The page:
Medical & Legal Information on Ovarian Cancer: Causes & Treatment Options
• Ovarian Cancer Overview
• The Symptoms of Ovarian Cancer
• Ovarian Cancer Causes
• Ovarian Cancer Risk Factors
• Diagnosing Ovarian Cancer
• Available Treatments and Medications
• Coping with the Disease
Ovarian Cancer Overview
Ovarian Cancer originates in one of the two ovaries and possible in a woman’s uterus. This disease is often undetected until it metastasizes (spreads) within the abdomen and pelvis. During the late stage of the disease, the cancer becomes significantly more difficult to treat, eventually leading to death. However, ovarian cancer during the early stage is often easier to treat successfully because it is confined to one or both ovaries.
Statistics maintained and released by the National Cancer Institute reveal that more than 22,000 women in the U.S. were diagnosed with ovarian cancer in 2016, representing approximately 1.3 percent of all newly diagnosed cancer cases. In addition, more than 14,000 women likely succumbed to the disease that year, representing 2.4 percent of all cancer deaths in America.
Women diagnosed with ovarian cancer have a 46.2 percent chance of surviving the condition after five years if detected early and treated. If the disease cannot be localized, it can possibly metastasize or spread to other distant parts of the body.
The Symptoms of Ovarian Cancer
Women with early-stage ovarian cancer rarely experience any symptoms. However, the disease in its advanced stage often presents nonspecific symptoms that are believed to be more common conditions like irritable bowel syndrome and constipation. The most common symptoms and signs involved with ovarian cancer include:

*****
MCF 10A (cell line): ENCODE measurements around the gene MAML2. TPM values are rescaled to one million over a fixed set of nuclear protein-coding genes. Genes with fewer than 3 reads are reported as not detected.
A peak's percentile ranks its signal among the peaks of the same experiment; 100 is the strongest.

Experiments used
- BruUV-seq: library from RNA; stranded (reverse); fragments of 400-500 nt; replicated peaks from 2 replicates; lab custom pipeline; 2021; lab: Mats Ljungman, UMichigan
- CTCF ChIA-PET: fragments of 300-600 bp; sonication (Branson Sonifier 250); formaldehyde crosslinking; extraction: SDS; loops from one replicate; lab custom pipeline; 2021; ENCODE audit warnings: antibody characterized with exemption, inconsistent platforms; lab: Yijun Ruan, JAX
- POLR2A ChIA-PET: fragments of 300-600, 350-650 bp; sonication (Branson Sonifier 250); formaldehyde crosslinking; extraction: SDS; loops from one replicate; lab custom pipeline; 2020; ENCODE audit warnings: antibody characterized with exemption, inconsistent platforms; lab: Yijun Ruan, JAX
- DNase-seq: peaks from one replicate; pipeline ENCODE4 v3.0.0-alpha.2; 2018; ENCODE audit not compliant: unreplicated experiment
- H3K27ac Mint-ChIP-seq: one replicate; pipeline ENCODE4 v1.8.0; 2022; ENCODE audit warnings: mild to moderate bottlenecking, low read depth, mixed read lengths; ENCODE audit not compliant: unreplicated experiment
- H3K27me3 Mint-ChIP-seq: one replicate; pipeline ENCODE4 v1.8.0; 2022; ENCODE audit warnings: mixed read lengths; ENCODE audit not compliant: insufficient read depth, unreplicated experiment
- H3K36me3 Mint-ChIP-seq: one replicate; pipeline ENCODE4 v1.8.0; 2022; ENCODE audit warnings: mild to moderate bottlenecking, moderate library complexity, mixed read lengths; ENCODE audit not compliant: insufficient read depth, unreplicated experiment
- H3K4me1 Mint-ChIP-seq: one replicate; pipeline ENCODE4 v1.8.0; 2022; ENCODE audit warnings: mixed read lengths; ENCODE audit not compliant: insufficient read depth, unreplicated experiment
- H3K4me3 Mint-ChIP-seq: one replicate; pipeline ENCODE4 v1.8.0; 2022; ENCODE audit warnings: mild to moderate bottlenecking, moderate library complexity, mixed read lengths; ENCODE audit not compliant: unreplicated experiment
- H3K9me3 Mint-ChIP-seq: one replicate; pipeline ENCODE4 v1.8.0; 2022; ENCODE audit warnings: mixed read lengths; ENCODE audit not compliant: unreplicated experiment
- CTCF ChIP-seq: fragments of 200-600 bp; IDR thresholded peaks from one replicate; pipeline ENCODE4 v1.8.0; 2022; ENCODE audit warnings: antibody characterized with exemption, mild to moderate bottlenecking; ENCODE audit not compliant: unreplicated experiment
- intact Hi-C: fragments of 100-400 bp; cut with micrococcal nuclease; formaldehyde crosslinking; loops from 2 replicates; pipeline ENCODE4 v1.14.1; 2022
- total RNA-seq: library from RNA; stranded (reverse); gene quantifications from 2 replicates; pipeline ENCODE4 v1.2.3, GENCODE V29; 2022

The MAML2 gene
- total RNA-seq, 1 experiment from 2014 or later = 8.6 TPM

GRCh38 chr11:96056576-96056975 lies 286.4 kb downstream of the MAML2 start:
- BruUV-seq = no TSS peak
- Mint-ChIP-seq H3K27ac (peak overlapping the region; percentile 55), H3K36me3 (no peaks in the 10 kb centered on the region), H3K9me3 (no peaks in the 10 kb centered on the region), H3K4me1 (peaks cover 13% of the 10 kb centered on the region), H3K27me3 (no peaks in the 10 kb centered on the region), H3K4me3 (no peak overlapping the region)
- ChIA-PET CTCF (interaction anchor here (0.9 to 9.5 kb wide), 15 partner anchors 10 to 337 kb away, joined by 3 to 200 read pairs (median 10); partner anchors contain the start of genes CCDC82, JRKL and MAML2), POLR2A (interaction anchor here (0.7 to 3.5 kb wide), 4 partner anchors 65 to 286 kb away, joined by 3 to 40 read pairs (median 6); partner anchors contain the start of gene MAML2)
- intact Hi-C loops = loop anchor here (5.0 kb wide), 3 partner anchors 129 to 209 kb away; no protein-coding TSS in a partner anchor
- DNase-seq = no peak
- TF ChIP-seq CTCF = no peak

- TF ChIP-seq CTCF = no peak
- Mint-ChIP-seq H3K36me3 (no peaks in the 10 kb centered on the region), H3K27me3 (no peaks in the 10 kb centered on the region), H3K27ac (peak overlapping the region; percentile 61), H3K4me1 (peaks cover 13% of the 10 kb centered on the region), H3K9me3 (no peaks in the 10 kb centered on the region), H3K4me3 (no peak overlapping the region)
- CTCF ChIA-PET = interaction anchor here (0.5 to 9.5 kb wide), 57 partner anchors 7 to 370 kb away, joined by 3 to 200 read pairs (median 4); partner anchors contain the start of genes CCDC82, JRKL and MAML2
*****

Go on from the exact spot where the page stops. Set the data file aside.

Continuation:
- Frequently needing to urinate
- Unexpected weight loss
- Abdominal swelling or bloating
- Quickly feeling full at meals
- Constipation another bowel habit changes
- Pelvis area discomfort
A family history of ovarian cancer and breast cancer tend to increase the potential risk of all female offspring. Doctors typically recommend that these women seek the advice of genetic counselors to discuss all the options for tests to determine if they have any genetic mutation that could increase the potential risk of developing ovarian and breast cancers.
Ovarian Cancer Causes
Researchers, doctors, and scientists have yet to find a clear and concise reason why women develop ovarian cancer. It is generally thought that the cancer starts as a genetic mutation of normal ovary cells that form into malignant (abnormal) cancer cells.
These cells are significantly different than healthy cells that grow, multiply (reproduce) and die off. Instead, the cancer cell multiplies quickly, forming a tumor (tissue mass) and repeats the process continually without ever dying. Without early detection of the disease, the cancer cells can invade nearby organs and tissue and eventually spread (metastasize) to distant sites in the body including the brain, lung, liver and other organs.
Ovarian cancer is categorized by the type of cells that are growing abnormally. The three major ovarian cancer types involve:
- Stromal Tumors – Abnormal ovarian tissue hormone-producing cells are usually diagnosed early on compared to other ovarian tumors. Stromal tumors represent approximately seven percent of all ovarian tumors.
- Epithelial Tumors – Abnormal thin tissue (epithelial) layers covering the ovary’s exterior can form epithelial tumors, which represents approximately 90 percent of all ovarian cancers.
- Germ Cell Tumors – This type of abnormal cell tissue starts in egg-producing cells. This type of ovarian cancer is extremely rare and often happens to younger women.
Ovarian Cancer Risk Factors
Scientists, researchers, and doctors know that there are certain factors that have the potential of increasing a woman’s chances of developing ovarian cancer. Some of these factors include:
- Fertility treatments